BY MARY ELLEN CARLSON, HERITAGE HOUSE CHILDCARE & LEARNING CENTER
Instilling the value of patriotism in your children is worthwhile. It enables children to see beyond themselves. It helps them to understand what it means to be an American. All children want to feel a part of something special. We as parents and mentors have an opportunity to give this legacy to our children as they grow up in this magnificent country.
Expose your children to the world of historical and political figures. Don’t forget to look into your own family history for relatives that have served in that capacity. Sharing these stories of relatives you know will make it personal to your children. Kids take pride in knowing someone in their family has played a role in our country’s preservation of freedom.
Our country’s history gives us a limitless number of facts to introduce to our children. Schools play a big part in filling our children’s reservoir of knowledge in this subject area. We can go beyond what the schools offer and create an atmosphere where children at a young age experience excitement being patriotic! Celebrating patriotic holidays will create this excitement. Do something meaningful and come up with family traditions that revolve around those holidays. Involve yourself and your children in local events and parades, etc. Talk to your children about the ceremonies; what they mean and why we celebrate. Visit your local library and obtain books to read that make these events, celebrations, and stories come alive. Engaging in local community events is an easy and inexpensive way to plant the seeds of patriotism.
Significant historical sites are also great places to visit. This can be done locally, statewide, or nationally. Trips are dependent on time, money, and the adaptability of your children to travel. Don’t make a short day trip or a longer vacation laborious. Plan according to how your individual children travel. All places that you visit can be made fun just by your adjustment to make it pleasant. There is a wealth of history and museums within a fifty mile radius of Jamestown. Go to the NYS government websites and look for local historical places and parks to visit.
Learning about all the freedoms we experience because we are Americans is an appreciation you can model for children. Talk to children about the freedom to vote, freedom of the press/speech, and the freedom to practice any religion. Take your children to the voting booth to see you exercise that freedom. If they see these places and become comfortable with them, it will be an easy step for them to take on that responsibility when they become eligible to vote. Introduce your children to politics by having conversations about policies and events that are happening. Teenage and young adult children in the home make for a creative back drop of political discussion. Ask their opinions about rights such as the Freedom of Speech. Talk about current events daily so that they become interested in and can engage in the dialogue. Open this world to them so that it is a comfort zone for them. This is the perfect time to let your child know they have a voice and how to use it in constructive ways. One example for young children would be to allow them to vote on the dinner menu or movie choice. It is a simplistic view of what a democracy is. Gearing activities to fit the age readiness of your children makes this a fun
game. It is the beginning stages of the concept of the power of choice.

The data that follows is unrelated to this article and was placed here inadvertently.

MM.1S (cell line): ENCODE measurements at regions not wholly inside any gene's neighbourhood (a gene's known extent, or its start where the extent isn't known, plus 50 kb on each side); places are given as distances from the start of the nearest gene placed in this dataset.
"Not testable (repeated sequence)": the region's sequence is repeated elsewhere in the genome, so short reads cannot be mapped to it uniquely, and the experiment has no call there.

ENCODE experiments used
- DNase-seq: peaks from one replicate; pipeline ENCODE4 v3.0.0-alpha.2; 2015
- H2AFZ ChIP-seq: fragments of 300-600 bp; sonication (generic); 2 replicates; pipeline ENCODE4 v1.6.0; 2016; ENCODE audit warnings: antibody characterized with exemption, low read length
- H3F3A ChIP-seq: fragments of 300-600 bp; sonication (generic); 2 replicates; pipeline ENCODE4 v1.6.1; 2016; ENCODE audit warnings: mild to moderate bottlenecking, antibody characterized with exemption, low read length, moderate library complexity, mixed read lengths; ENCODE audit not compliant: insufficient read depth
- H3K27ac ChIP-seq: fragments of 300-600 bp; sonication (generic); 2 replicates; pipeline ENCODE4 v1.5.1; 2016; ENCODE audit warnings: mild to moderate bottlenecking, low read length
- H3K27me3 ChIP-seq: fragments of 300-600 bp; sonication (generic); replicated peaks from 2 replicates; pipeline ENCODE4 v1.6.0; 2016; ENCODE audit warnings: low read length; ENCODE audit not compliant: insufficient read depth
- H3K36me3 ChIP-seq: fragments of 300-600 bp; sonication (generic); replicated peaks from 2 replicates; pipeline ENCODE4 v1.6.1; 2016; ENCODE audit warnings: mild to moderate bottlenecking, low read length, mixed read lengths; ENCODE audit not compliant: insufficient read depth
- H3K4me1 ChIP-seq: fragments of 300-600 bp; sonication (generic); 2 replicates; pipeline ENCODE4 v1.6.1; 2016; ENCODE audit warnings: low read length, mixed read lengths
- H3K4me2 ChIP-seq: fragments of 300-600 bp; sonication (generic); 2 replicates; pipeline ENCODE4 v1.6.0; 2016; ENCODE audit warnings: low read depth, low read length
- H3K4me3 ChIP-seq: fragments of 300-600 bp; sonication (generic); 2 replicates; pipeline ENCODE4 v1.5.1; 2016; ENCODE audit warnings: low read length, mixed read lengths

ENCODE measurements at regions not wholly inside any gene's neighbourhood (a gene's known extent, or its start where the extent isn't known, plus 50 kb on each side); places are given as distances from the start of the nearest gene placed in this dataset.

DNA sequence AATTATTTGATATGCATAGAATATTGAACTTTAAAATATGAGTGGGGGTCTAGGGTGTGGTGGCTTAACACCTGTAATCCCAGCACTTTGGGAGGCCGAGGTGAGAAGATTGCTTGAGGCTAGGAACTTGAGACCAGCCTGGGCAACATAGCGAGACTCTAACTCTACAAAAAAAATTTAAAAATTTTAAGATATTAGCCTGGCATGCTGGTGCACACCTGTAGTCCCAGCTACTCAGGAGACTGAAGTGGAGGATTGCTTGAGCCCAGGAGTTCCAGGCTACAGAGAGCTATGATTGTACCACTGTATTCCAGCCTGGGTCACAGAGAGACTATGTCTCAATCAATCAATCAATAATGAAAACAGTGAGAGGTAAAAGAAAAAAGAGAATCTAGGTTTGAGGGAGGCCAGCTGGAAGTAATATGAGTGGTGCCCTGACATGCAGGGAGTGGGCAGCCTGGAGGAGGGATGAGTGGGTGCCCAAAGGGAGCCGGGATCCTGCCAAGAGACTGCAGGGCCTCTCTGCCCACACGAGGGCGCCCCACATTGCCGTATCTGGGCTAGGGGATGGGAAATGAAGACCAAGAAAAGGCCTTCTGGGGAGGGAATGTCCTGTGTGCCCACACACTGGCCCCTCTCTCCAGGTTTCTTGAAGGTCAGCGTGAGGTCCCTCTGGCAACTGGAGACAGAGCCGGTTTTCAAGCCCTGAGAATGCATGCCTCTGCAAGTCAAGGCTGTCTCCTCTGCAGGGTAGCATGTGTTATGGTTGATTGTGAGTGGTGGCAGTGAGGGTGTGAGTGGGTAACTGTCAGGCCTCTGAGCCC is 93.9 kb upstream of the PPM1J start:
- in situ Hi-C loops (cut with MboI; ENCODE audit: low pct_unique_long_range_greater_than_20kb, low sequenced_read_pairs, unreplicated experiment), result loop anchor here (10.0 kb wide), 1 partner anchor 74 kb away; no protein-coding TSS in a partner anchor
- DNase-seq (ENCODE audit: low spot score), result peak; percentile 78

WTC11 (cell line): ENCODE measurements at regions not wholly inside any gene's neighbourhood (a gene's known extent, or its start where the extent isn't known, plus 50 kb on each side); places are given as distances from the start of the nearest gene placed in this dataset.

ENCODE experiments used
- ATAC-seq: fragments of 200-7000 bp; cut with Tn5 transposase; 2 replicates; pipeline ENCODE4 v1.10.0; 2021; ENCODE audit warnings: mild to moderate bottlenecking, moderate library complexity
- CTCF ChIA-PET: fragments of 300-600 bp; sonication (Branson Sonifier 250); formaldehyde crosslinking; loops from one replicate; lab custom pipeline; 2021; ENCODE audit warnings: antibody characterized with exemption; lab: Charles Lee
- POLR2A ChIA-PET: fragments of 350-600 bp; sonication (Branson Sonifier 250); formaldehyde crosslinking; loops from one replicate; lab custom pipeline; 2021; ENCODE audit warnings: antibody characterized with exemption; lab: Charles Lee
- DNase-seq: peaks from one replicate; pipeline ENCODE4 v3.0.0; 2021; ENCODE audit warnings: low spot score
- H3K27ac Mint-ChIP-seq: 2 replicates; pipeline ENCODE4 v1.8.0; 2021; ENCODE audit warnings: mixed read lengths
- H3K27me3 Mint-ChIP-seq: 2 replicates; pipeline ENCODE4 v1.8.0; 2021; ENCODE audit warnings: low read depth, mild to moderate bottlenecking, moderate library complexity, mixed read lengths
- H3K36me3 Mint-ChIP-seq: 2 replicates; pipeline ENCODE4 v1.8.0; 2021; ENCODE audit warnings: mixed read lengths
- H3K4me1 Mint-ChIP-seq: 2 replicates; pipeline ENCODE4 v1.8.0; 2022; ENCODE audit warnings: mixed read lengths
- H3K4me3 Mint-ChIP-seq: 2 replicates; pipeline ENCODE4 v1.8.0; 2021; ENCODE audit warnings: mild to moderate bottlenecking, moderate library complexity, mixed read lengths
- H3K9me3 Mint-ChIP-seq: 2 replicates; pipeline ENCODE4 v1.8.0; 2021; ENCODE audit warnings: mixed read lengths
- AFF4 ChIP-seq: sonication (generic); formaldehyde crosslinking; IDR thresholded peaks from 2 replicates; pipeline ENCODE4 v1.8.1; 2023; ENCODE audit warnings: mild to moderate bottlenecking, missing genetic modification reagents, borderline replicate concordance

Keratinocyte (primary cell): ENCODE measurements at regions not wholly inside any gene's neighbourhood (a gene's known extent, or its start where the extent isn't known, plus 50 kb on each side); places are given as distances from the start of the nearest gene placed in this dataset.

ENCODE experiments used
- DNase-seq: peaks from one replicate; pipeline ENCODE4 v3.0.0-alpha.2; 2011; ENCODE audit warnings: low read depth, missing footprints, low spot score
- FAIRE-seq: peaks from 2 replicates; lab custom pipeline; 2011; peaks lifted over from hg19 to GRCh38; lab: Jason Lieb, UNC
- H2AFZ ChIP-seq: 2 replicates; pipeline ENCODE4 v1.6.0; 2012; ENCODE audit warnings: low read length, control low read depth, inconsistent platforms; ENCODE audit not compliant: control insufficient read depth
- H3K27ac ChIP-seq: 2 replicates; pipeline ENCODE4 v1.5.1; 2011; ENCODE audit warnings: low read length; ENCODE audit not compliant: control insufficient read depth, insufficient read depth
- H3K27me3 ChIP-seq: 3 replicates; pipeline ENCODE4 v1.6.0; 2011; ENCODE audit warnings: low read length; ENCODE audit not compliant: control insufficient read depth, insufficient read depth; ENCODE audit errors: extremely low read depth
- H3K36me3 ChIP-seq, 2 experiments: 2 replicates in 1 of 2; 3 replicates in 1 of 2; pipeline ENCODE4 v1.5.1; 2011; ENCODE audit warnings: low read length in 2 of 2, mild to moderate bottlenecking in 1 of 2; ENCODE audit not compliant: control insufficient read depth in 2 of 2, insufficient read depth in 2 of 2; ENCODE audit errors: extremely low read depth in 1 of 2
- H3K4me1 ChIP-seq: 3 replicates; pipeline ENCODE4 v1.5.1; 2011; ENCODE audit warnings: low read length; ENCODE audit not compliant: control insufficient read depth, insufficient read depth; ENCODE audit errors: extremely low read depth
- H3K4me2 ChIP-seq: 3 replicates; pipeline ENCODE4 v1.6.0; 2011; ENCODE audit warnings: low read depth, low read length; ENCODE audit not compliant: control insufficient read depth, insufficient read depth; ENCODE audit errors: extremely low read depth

Fly the American flag at your home. It is the symbol of our county. The history of our flag is a picture album of our country from birth, take time to learn it and pass those images on to your children.
Writing this article brings back a couple of memorable moments in my life. One is the day our daughter was naturalized as an American citizen. It is a portrait I will never forget. I watched as many made the transfer of allegiance of their birth country to America. I saw in their eyes the conviction and love they felt as they said those words. I saw in those faces the chances, the excitement, and the appreciation of what was to come. It was a ceremony of rebirth. As I followed the promise of the Oath of Allegiance that day, it was a time of recommitment for me to do everything I could to make sure my children knew how fortunate they were to be a part of this great nation.
Many years later, I had the honor of witnessing my two sons take the oath of office as they committed themselves to the Navy and Air Force. These three days are etched in my memory bank forever. When we make claim to our spouses, significant others, children, families, friends, and country, we have the obligation to give as well as the blessing to receive.
As we celebrate Independence Day, we take ownership of what we have in this majestic land. We are reminded of the admiration, love, and respect that we have for our fellow Americans. We will continue to show our children what a distinction it is to be a part of this place we call home.
Our honor and thanks to all those that have and are serving in the military and political world. We give our heartfelt thanks for your dedication in the protection and preservation of our freedom.
“America raise your flag to wave, for we truly are the home of the brave.”
Mary Ellen Carlson has extensive experience in Elementary Education. Before assuming the duties as Director of Heritage House Childcare & Learning Center, she taught at Panama Central School, owned and operated her own home day care, and was the Project Coordinator of “Write Team,” a grant-funded project at the James Prendergast Library.
Mrs. Carlson earned her B.S. in Elementary Education and an M.S. in Curriculum Development/Elementary Education from SUNY Fredonia. She has also continued her education through training in sign language, child abuse prevention, and writing.